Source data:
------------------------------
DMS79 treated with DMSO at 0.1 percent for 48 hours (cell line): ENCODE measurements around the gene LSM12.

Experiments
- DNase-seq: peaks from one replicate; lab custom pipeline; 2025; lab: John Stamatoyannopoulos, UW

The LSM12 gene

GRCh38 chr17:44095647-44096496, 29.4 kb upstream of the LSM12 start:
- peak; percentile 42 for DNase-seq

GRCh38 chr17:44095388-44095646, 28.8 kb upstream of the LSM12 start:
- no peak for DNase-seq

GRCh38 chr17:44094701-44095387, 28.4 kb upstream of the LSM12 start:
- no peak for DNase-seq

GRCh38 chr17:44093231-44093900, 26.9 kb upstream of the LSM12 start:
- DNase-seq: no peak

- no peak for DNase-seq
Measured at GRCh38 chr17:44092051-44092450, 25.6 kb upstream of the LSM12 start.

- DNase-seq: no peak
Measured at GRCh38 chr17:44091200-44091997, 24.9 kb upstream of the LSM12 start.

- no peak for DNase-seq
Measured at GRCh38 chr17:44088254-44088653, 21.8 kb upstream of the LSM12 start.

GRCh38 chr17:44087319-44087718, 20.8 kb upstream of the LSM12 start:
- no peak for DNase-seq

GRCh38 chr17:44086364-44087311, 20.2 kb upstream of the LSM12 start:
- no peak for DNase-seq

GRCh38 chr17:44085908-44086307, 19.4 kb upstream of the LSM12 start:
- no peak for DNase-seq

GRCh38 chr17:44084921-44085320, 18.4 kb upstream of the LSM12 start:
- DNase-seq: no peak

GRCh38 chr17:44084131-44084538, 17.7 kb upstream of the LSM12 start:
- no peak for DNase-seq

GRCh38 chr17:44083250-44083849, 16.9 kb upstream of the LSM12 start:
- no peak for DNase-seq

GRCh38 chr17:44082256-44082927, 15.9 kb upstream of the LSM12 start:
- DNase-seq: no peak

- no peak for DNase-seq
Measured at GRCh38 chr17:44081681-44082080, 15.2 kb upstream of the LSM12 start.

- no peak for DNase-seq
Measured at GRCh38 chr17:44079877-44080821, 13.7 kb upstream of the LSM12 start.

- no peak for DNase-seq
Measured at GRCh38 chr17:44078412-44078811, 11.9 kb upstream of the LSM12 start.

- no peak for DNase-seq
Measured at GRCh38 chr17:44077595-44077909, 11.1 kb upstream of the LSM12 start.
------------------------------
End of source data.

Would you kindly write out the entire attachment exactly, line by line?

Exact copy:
DMS79 treated with DMSO at 0.1 percent for 48 hours (cell line): ENCODE measurements around the gene LSM12.

Experiments
- DNase-seq: peaks from one replicate; lab custom pipeline; 2025; lab: John Stamatoyannopoulos, UW

The LSM12 gene

GRCh38 chr17:44095647-44096496, 29.4 kb upstream of the LSM12 start:
- peak; percentile 42 for DNase-seq

GRCh38 chr17:44095388-44095646, 28.8 kb upstream of the LSM12 start:
- no peak for DNase-seq

GRCh38 chr17:44094701-44095387, 28.4 kb upstream of the LSM12 start:
- no peak for DNase-seq

GRCh38 chr17:44093231-44093900, 26.9 kb upstream of the LSM12 start:
- DNase-seq: no peak

- no peak for DNase-seq
Measured at GRCh38 chr17:44092051-44092450, 25.6 kb upstream of the LSM12 start.

- DNase-seq: no peak
Measured at GRCh38 chr17:44091200-44091997, 24.9 kb upstream of the LSM12 start.

- no peak for DNase-seq
Measured at GRCh38 chr17:44088254-44088653, 21.8 kb upstream of the LSM12 start.

GRCh38 chr17:44087319-44087718, 20.8 kb upstream of the LSM12 start:
- no peak for DNase-seq

GRCh38 chr17:44086364-44087311, 20.2 kb upstream of the LSM12 start:
- no peak for DNase-seq

GRCh38 chr17:44085908-44086307, 19.4 kb upstream of the LSM12 start:
- no peak for DNase-seq

GRCh38 chr17:44084921-44085320, 18.4 kb upstream of the LSM12 start:
- DNase-seq: no peak

GRCh38 chr17:44084131-44084538, 17.7 kb upstream of the LSM12 start:
- no peak for DNase-seq

GRCh38 chr17:44083250-44083849, 16.9 kb upstream of the LSM12 start:
- no peak for DNase-seq

GRCh38 chr17:44082256-44082927, 15.9 kb upstream of the LSM12 start:
- DNase-seq: no peak

- no peak for DNase-seq
Measured at GRCh38 chr17:44081681-44082080, 15.2 kb upstream of the LSM12 start.

- no peak for DNase-seq
Measured at GRCh38 chr17:44079877-44080821, 13.7 kb upstream of the LSM12 start.

- no peak for DNase-seq
Measured at GRCh38 chr17:44078412-44078811, 11.9 kb upstream of the LSM12 start.

- no peak for DNase-seq
Measured at GRCh38 chr17:44077595-44077909, 11.1 kb upstream of the LSM12 start.